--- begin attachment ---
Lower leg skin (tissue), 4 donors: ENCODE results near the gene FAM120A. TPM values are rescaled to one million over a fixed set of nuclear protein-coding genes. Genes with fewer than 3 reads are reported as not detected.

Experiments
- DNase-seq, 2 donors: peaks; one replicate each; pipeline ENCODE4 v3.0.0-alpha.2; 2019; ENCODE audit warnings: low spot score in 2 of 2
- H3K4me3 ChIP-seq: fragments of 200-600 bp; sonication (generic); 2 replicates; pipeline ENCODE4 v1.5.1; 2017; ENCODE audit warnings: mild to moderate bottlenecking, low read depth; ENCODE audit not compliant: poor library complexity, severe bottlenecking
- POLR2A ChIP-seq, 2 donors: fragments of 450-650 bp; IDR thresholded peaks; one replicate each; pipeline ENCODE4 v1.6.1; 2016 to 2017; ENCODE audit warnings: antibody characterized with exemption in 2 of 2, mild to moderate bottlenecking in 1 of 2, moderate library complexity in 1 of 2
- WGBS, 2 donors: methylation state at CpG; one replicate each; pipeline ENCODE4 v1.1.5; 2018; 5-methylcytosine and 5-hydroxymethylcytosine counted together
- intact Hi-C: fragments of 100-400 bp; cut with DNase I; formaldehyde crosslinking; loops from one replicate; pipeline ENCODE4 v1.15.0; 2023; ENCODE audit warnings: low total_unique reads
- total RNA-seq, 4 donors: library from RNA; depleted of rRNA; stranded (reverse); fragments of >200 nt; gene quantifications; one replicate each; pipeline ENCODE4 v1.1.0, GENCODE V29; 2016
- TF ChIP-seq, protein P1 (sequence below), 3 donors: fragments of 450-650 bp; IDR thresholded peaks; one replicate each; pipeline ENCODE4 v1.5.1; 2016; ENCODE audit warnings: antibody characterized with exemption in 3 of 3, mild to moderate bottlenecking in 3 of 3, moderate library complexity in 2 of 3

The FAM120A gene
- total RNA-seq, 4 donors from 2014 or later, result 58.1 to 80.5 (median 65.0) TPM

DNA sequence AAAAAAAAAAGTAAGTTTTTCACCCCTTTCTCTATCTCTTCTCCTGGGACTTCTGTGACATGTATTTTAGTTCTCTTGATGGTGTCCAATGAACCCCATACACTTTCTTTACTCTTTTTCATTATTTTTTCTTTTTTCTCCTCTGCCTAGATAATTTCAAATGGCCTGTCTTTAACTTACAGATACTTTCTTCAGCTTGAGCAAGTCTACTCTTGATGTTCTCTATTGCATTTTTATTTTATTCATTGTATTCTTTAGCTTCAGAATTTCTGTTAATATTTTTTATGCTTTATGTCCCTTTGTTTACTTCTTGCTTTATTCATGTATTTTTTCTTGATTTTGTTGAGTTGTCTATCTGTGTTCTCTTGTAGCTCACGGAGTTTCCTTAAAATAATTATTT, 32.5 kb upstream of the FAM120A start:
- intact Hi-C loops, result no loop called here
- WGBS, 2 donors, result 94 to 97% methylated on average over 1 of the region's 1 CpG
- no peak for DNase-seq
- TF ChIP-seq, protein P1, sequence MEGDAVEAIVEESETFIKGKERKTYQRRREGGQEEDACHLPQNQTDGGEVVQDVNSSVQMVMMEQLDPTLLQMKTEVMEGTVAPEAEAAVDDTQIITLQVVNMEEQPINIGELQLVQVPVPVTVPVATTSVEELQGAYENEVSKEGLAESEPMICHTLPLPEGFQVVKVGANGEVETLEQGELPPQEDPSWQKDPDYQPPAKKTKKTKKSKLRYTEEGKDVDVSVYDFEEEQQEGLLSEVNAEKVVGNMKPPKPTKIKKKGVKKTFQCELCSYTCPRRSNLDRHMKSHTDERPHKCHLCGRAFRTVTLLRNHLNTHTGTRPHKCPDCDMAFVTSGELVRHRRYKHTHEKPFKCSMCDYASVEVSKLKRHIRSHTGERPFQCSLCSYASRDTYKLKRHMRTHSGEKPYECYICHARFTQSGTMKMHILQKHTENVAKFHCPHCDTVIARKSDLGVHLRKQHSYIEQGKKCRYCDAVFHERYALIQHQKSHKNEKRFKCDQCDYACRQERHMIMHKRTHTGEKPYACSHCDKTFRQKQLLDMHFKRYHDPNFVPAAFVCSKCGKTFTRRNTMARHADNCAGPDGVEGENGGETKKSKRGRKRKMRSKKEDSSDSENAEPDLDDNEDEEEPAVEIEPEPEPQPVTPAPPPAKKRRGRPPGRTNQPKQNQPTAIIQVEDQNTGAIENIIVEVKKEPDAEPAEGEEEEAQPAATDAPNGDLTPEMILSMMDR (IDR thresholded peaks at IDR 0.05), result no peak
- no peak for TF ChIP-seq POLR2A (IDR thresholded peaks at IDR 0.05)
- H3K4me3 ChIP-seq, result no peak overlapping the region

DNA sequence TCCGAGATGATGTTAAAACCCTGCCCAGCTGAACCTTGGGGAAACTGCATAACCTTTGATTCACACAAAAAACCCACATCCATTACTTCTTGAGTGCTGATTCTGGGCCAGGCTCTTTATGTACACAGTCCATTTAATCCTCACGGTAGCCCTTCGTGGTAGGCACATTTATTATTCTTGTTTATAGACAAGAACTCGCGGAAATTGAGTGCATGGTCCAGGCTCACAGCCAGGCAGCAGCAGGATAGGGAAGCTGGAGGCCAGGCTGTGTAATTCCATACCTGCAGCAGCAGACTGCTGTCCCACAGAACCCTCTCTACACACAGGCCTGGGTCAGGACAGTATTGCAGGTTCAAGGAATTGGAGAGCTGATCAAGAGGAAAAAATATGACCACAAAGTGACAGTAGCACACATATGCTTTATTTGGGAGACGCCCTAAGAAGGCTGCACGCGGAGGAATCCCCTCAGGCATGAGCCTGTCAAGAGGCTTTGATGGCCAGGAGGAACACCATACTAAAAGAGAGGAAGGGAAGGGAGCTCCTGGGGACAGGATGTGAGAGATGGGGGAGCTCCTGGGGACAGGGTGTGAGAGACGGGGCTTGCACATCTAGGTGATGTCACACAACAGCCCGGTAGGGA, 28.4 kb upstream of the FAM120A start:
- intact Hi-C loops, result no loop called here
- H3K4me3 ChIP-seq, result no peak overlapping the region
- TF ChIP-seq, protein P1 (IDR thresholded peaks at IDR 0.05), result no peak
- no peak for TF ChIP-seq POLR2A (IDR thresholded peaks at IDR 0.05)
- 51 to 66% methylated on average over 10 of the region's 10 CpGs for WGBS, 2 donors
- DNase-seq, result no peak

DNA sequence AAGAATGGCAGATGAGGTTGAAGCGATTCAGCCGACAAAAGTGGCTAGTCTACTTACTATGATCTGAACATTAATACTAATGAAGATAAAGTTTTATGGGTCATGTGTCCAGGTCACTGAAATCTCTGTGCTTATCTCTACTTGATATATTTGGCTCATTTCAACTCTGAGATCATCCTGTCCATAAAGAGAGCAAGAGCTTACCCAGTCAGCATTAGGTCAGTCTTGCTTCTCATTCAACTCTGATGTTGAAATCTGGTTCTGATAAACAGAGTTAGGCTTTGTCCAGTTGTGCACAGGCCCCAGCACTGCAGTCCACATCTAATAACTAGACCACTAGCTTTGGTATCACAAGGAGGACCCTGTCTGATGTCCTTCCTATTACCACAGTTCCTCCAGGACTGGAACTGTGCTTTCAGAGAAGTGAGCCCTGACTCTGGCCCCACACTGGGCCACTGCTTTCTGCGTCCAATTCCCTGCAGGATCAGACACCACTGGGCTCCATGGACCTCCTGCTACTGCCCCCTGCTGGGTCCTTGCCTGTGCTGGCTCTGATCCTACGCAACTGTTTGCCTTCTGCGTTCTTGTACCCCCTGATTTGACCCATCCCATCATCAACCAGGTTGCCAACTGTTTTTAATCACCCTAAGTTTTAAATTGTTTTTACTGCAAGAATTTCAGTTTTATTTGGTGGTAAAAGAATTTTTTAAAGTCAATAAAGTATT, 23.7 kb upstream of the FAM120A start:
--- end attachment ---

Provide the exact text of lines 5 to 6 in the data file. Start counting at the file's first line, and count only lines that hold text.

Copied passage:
- POLR2A ChIP-seq, 2 donors: fragments of 450-650 bp; IDR thresholded peaks; one replicate each; pipeline ENCODE4 v1.6.1; 2016 to 2017; ENCODE audit warnings: antibody characterized with exemption in 2 of 2, mild to moderate bottlenecking in 1 of 2, moderate library complexity in 1 of 2
- WGBS, 2 donors: methylation state at CpG; one replicate each; pipeline ENCODE4 v1.1.5; 2018; 5-methylcytosine and 5-hydroxymethylcytosine counted together